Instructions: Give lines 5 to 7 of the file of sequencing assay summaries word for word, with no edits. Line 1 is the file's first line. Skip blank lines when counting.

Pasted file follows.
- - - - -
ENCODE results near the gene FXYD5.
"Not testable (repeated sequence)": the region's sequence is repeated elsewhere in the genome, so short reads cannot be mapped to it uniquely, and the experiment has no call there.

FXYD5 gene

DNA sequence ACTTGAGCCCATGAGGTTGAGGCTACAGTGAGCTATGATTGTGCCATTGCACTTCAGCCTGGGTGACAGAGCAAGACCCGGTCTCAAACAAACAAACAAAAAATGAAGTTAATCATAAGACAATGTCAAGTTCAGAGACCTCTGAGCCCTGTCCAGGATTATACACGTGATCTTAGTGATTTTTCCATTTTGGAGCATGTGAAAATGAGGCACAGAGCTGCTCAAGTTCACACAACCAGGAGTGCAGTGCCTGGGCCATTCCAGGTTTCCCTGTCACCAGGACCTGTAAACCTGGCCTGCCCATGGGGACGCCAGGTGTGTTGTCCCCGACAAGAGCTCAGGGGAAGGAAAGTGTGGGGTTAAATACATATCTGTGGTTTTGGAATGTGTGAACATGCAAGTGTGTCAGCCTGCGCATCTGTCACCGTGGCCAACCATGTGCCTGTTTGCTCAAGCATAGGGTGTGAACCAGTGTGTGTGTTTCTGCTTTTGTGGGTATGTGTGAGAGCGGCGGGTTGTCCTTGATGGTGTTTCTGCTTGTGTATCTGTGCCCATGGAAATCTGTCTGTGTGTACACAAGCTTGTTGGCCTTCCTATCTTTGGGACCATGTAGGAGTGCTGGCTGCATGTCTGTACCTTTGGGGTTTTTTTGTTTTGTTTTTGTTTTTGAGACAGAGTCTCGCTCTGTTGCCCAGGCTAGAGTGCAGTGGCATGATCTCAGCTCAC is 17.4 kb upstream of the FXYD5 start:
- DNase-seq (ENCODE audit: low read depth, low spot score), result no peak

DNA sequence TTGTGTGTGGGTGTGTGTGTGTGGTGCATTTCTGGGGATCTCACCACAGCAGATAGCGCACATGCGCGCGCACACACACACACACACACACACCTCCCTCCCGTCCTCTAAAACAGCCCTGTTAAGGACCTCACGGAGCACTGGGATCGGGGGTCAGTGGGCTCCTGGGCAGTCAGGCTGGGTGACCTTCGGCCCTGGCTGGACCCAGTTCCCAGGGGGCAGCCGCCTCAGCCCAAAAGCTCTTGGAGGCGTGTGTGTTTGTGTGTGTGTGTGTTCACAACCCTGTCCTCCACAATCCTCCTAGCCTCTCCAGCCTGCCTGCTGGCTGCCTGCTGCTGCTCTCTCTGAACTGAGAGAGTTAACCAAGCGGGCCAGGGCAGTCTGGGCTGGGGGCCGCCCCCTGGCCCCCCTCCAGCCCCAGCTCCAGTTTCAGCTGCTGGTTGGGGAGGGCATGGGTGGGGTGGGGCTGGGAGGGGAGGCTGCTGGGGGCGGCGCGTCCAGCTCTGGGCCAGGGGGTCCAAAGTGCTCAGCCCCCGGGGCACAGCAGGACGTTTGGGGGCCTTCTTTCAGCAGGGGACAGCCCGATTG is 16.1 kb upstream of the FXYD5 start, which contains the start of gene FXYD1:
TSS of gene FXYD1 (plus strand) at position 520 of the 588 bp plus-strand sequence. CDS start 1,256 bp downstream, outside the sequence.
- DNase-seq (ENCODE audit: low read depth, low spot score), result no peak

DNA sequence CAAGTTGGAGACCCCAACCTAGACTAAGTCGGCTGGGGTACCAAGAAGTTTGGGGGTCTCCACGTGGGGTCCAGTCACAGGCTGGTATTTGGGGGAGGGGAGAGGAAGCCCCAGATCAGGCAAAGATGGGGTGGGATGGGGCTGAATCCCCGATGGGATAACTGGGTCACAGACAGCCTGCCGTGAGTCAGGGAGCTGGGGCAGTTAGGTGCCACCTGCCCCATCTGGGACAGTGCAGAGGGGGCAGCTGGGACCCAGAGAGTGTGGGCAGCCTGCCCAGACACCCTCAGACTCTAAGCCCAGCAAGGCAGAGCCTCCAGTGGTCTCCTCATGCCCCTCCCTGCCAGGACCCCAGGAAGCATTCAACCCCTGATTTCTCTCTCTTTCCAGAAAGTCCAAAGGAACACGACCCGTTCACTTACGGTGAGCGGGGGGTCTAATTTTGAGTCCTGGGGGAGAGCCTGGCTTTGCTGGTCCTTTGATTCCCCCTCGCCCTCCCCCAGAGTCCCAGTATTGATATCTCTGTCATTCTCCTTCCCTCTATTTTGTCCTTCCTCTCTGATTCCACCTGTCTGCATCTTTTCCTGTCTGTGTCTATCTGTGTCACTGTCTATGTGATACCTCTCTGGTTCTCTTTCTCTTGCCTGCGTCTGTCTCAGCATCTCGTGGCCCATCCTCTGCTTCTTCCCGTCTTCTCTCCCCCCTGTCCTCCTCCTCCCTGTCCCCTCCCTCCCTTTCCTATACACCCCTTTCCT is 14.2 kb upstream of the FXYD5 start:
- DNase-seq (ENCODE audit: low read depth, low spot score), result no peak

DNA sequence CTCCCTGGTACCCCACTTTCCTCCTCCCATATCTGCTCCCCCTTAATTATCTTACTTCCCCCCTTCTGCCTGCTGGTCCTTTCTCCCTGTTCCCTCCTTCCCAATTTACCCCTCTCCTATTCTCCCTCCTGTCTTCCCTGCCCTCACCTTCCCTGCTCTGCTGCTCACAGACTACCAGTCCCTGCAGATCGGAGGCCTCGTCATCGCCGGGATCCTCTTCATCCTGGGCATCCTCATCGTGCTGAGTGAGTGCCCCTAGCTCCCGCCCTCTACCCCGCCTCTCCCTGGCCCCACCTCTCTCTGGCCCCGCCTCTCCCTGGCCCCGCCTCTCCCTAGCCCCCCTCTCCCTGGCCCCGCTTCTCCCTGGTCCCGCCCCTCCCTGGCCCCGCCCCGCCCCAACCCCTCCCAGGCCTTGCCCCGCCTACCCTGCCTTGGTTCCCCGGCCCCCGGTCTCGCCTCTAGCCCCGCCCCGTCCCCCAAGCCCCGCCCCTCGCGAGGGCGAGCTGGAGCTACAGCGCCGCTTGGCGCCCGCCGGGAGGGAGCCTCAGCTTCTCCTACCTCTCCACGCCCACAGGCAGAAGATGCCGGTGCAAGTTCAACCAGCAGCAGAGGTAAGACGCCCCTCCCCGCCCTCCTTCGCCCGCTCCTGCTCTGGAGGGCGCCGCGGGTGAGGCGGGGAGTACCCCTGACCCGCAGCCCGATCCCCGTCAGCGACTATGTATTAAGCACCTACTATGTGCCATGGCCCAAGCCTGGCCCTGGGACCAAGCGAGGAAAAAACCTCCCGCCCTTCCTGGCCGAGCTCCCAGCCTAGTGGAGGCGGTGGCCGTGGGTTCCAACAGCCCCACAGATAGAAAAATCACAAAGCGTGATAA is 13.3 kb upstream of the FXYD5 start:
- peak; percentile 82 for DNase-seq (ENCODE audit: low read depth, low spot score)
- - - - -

- DNase-seq (ENCODE audit: low read depth, low spot score), result no peak

DNA sequence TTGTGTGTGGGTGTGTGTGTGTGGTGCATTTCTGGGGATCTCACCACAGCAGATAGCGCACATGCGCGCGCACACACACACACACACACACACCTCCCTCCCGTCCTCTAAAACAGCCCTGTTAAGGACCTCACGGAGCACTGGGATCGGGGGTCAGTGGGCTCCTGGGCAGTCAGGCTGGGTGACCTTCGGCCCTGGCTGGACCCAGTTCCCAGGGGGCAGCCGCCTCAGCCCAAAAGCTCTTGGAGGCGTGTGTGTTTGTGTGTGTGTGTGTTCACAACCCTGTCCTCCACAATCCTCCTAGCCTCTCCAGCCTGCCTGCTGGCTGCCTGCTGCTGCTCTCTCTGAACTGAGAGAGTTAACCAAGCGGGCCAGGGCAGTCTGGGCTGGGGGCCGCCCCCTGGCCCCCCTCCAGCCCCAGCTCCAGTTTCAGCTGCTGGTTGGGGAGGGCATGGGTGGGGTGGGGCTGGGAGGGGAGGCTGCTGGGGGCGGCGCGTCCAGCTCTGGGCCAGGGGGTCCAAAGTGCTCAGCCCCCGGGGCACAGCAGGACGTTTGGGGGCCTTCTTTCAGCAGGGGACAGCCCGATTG is 16.1 kb upstream of the FXYD5 start, which contains the start of gene FXYD1:
TSS of gene FXYD1 (plus strand) at position 520 of the 588 bp plus-strand sequence. CDS start 1,256 bp downstream, outside the sequence.